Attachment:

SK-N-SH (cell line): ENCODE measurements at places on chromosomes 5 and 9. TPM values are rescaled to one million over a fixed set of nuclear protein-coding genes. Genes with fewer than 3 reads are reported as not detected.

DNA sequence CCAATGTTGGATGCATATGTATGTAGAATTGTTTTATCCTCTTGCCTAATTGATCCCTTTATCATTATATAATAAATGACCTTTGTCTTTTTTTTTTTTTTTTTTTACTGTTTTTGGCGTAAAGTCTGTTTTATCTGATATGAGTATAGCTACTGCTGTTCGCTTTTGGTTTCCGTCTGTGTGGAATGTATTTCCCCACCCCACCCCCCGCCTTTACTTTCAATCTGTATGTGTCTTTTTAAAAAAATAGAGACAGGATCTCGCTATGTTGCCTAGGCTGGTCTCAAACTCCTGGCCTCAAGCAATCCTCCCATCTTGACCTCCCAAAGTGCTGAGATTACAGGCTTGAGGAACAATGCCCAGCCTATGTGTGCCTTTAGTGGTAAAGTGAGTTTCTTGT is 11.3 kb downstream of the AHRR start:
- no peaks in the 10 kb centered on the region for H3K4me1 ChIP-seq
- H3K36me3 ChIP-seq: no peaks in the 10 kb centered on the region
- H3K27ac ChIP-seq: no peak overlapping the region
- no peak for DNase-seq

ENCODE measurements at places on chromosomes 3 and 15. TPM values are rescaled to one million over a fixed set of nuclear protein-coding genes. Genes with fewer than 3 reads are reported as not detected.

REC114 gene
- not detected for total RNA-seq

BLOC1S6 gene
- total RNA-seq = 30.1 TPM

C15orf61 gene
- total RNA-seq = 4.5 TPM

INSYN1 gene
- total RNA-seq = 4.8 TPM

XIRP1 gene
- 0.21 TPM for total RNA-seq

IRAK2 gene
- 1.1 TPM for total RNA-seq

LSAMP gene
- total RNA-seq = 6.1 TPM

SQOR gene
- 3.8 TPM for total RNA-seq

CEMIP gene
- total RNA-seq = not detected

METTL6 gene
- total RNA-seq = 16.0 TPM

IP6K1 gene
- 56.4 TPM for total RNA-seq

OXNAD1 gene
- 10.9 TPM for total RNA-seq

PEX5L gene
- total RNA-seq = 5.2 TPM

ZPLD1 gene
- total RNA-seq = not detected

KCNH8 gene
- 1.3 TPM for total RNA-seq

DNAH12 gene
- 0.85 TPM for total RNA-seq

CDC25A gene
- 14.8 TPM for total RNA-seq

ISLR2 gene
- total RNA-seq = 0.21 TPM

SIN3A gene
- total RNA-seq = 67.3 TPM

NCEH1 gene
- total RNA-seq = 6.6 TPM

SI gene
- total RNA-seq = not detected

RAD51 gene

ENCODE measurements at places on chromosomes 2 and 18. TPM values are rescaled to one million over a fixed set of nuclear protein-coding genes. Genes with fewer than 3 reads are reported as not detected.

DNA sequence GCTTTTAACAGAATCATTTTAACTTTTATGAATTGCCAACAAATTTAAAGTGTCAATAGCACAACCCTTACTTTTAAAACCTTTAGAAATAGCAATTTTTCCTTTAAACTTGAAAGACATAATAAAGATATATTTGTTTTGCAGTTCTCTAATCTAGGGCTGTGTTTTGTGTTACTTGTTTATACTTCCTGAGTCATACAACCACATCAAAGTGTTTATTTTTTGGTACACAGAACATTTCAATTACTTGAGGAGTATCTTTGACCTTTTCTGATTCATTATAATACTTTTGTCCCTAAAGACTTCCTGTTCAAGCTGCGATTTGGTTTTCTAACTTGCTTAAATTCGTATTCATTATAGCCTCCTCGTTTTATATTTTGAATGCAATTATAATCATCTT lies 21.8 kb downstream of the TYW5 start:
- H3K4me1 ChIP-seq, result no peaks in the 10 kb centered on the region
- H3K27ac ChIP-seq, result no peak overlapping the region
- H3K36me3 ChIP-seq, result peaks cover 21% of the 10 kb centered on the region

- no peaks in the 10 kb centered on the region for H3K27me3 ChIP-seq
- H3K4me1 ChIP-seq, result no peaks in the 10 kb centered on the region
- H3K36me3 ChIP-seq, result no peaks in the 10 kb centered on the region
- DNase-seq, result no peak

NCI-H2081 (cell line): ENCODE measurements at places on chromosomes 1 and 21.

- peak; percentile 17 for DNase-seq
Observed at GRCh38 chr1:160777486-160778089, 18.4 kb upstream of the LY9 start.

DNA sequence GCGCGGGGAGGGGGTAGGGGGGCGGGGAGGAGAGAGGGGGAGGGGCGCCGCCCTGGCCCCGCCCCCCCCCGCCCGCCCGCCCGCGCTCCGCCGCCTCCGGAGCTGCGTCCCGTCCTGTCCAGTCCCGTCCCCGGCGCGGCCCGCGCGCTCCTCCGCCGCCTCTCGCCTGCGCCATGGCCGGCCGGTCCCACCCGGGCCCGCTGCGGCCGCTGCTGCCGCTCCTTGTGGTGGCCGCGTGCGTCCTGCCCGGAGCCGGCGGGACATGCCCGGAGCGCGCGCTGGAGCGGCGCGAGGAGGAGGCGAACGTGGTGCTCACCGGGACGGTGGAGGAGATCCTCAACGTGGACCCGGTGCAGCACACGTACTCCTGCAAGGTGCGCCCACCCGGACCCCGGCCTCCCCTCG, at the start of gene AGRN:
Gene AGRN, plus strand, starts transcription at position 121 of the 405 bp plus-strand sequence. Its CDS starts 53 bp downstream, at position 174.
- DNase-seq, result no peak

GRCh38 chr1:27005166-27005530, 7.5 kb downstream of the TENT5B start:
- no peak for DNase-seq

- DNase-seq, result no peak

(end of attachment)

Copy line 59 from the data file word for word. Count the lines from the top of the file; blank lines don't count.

- DNase-seq, result no peak